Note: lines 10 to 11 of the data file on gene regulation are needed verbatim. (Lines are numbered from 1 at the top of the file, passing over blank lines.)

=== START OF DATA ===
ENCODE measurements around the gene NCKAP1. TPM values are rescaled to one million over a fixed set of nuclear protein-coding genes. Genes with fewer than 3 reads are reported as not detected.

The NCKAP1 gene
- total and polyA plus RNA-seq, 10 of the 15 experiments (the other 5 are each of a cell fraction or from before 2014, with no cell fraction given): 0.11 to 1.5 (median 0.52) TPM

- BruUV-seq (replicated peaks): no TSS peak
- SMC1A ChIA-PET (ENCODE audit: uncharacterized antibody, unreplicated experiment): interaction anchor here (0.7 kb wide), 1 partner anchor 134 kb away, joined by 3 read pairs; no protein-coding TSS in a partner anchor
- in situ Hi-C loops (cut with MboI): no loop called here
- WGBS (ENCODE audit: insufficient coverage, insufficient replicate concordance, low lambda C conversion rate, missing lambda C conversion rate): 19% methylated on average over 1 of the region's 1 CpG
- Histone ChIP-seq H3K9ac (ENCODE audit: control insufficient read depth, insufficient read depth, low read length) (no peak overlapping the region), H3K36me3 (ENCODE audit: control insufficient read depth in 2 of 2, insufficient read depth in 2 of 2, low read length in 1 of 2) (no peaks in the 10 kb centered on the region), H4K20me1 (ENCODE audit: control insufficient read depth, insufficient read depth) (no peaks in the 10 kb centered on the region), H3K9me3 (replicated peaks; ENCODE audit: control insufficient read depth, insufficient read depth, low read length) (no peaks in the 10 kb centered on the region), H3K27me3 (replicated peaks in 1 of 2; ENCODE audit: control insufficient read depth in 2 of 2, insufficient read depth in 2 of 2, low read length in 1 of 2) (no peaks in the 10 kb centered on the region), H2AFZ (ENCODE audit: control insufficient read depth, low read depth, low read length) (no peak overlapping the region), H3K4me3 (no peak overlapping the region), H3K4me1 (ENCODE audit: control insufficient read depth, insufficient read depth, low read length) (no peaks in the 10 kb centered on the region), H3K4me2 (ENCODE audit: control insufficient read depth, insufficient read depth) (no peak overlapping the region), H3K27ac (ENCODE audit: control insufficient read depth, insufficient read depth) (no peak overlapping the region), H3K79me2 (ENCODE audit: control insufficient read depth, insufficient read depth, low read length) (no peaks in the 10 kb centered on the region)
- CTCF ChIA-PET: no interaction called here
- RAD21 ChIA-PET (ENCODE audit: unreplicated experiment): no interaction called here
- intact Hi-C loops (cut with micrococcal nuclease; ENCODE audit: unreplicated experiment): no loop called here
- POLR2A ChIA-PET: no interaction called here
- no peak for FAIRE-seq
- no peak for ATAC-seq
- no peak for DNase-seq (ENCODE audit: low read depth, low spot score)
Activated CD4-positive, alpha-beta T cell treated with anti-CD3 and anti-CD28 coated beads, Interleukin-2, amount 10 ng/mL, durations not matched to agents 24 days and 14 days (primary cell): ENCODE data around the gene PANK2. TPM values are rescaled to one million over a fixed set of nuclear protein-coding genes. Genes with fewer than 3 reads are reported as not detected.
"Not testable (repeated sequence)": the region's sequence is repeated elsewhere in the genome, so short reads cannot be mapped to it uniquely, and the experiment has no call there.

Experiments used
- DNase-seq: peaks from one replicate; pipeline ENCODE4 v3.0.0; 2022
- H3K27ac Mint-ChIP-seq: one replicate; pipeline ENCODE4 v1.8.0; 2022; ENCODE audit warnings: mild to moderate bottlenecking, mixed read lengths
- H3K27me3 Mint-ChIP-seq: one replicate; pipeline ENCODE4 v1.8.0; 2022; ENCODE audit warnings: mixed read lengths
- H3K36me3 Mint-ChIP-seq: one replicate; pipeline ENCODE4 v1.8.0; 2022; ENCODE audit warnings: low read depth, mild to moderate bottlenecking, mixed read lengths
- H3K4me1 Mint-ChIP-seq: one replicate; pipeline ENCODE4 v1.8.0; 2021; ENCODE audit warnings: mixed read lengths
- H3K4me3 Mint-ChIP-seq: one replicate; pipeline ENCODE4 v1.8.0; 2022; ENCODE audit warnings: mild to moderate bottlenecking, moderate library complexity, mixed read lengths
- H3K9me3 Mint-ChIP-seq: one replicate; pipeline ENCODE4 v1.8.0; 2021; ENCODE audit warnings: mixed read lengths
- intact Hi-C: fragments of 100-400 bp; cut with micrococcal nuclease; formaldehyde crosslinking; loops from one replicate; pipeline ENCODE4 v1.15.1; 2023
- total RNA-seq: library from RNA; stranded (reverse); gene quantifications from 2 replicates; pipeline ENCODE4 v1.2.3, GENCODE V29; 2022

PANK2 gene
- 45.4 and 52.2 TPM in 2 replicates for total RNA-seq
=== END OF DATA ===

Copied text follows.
- RAD21 ChIA-PET (ENCODE audit: unreplicated experiment): no interaction called here
- intact Hi-C loops (cut with micrococcal nuclease; ENCODE audit: unreplicated experiment): no loop called here